Eyewitness testimony is powerful. Most people believe that the human mind can record, store, and recall every detail, memory, and impression of events we experience. Yet, psychologist and memory expert Elizabeth Lofthus, a professor at the University of California, Irvine, said memories are reconstructed, not replayed, and should be considered as a shifting reality.

“Human memory is far from perfect or permanent and forgetfulness is a fact of life,” she told The New Yorker.

Researchers at The Ohio State University examined hundreds of wrongful convictions and determined that roughly 52% of the errors resulted from eyewitness mistakes. 

The Innocence Project, a nonprofit legal organization, leverages eyewitness misidentification to help overturn people’s wrongful convictions by presenting DNA evidence to receive new trials.

“There’s critical mass concerning eyewitness reform," said Barry Scheck of the Innocence Project. “The science dictates it has to change.”

Residents Join Police Video Surveillance Networks

McGruff the Crime Dog still asks us to “take a bite out of crime,” but there’s a new take on “if you see something, say something.” That’s because Ring, the doorbell camera company, calls its products the nation’s “new neighborhood watch.” Residents’ footage can help increase police patrols—without the increased step count for police knocking on doors.

Police departments, district attorneys, and city governments across the country are asking local residents and business owners to join the fight—and stream—against crime. From Myrtle Beach, South Carolina, and Flagler County, Florida, to Las Vegas, Nevada and San Jose, California, municipal camera networks are expanding to include footage from private security cameras.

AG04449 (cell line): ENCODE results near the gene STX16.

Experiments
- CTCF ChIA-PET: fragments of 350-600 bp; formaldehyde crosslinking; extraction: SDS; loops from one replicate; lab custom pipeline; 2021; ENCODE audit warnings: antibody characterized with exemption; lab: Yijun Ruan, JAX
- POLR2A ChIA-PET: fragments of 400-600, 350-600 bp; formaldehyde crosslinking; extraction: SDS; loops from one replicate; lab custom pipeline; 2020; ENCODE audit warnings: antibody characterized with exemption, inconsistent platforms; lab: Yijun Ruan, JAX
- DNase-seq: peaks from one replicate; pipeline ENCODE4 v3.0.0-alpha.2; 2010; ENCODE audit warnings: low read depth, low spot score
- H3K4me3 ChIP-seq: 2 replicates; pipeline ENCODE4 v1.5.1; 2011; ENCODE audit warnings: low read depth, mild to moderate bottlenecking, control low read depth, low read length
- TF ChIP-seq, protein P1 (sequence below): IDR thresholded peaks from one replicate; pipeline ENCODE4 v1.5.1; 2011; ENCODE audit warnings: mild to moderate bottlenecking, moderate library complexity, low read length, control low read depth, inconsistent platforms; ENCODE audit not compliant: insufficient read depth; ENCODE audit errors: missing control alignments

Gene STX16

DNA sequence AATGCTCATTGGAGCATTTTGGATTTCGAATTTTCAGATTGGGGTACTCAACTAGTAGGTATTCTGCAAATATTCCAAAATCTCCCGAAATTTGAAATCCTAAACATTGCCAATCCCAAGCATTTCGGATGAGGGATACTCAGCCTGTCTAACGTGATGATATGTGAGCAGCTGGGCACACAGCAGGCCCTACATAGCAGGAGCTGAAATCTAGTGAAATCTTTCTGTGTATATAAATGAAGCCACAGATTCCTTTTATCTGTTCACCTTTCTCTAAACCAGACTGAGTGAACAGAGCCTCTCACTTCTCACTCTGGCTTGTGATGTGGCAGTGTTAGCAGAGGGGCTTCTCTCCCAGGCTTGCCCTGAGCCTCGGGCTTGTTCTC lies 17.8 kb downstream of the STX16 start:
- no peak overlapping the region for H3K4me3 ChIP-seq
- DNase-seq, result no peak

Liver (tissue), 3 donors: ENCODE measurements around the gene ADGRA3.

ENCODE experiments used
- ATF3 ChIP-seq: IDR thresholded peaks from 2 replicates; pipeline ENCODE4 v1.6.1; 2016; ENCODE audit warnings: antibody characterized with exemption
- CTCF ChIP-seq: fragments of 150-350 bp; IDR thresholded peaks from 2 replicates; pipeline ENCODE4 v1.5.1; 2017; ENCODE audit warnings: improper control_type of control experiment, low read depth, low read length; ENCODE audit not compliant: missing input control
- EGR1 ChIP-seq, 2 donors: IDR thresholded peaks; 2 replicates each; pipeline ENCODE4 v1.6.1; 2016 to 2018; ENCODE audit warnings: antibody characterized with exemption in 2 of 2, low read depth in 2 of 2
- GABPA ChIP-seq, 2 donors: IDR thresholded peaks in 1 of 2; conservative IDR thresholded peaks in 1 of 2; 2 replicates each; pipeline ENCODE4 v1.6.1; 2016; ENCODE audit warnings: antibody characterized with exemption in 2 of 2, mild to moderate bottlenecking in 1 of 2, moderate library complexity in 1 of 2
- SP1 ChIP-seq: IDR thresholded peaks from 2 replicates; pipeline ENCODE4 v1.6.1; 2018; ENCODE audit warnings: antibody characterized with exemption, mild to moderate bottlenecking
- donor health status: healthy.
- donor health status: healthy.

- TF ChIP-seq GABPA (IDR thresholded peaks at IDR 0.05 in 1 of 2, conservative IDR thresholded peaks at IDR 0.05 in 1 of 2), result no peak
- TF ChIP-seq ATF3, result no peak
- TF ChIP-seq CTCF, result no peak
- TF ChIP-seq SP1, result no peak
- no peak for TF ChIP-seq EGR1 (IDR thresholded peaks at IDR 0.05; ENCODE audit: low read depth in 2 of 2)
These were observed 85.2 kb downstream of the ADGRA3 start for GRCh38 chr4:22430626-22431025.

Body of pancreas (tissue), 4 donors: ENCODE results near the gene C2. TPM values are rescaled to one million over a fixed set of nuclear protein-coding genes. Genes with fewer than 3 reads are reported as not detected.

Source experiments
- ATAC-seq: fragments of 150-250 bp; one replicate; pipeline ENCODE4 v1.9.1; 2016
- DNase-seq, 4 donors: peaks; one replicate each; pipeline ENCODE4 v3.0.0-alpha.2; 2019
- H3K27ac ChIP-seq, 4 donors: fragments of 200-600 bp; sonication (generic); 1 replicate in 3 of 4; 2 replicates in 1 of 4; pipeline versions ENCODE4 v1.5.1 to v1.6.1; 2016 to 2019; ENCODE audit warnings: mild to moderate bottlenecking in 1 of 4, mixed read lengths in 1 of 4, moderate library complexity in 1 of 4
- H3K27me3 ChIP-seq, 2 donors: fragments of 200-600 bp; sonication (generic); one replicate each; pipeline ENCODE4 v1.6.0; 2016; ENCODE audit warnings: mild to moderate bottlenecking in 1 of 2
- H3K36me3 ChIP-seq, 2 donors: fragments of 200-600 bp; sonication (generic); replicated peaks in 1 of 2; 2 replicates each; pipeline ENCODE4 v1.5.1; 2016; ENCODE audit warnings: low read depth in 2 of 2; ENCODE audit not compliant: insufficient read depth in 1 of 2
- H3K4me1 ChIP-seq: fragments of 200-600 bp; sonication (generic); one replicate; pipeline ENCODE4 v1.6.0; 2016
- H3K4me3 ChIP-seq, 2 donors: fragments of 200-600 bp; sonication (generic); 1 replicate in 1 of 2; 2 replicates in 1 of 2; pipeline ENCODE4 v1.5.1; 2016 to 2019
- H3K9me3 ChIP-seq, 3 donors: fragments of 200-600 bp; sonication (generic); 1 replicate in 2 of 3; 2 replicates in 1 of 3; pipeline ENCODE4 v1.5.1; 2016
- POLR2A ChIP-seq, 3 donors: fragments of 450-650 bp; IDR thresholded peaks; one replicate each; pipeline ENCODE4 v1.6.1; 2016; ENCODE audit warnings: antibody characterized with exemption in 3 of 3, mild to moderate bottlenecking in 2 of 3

Police CCTV networks are also expanding into live feeds from surveillance cameras owned by consenting businesses and residents. The San Francisco Board of Supervisors approved a 15-month pilot surveillance program in 2022 to give police access to monitor these private cameras, working to address public safety challenges as well as department staff shortages. Proponents say real-time surveillance camera access allows police to evaluate scenes, respond faster, and possibly identify witnesses, evidence, and even suspects before officers arrive.

Police CCTV Records Crime In Real-Time

While investing in surveillance cameras can deter crimes like car burglaries, break-ins and porch thefts, providing law enforcement with “more eyes on the ground” is proving invaluable.

After the Housing Authority in Birmingham, Alabama, installed a $6 million video security system upgrade in 2021, police can better monitor its 14 properties. With about 400 cameras and license plate readers now integrated with the department’s real-time crime center, police detectives say access to surveillance video helps them solve more homicides.

“We would not have been able to solve Kingston’s homicide, and countless other homicides had it not been for the Housing Authority’s investment in surveillance footage,” Birmingham Police Officer Truman Fitzgerald told WBRC.

Memories fade, but video can be forever. Or at least until a case is closed. And with the growing network of citizen security camera feeds augmenting police surveillance video channels, many suspects discover what it’s like to star in their own episode of Law and Order.

More Posts You'll Love